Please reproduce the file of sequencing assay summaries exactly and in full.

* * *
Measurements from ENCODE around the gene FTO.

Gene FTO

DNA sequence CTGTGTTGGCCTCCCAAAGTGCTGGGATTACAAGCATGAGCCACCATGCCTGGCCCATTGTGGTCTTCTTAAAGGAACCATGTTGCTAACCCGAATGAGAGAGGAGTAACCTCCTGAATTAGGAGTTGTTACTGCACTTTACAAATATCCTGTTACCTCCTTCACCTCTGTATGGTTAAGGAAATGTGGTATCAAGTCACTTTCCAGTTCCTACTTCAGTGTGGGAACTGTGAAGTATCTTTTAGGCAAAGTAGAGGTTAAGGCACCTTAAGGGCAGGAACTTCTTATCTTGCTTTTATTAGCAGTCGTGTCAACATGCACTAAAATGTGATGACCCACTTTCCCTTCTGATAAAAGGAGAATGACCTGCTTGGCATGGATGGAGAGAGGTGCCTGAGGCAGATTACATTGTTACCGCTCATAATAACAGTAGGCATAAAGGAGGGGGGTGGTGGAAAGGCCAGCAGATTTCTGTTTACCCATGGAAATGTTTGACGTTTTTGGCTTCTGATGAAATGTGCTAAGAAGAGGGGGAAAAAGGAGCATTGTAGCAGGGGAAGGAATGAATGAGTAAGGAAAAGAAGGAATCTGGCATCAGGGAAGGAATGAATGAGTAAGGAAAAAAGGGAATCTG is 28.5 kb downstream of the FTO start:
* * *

Measurements from ENCODE around the gene FTO.

Gene FTO

DNA sequence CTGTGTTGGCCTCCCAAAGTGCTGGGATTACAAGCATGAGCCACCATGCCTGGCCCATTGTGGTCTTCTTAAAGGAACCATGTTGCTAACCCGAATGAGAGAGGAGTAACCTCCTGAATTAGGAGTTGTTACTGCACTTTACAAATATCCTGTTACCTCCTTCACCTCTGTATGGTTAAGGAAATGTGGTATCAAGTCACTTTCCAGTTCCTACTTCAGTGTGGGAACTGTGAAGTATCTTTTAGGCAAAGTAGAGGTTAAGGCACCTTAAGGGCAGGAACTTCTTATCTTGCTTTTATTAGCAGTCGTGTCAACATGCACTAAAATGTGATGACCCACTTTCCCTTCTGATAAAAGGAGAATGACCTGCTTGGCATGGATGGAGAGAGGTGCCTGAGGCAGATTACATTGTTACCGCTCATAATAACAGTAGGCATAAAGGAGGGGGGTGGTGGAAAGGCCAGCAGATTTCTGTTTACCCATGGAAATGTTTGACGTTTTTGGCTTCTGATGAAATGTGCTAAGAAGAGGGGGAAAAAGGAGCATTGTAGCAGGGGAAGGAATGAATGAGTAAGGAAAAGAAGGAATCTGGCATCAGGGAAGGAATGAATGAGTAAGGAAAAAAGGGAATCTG is 28.5 kb downstream of the FTO start: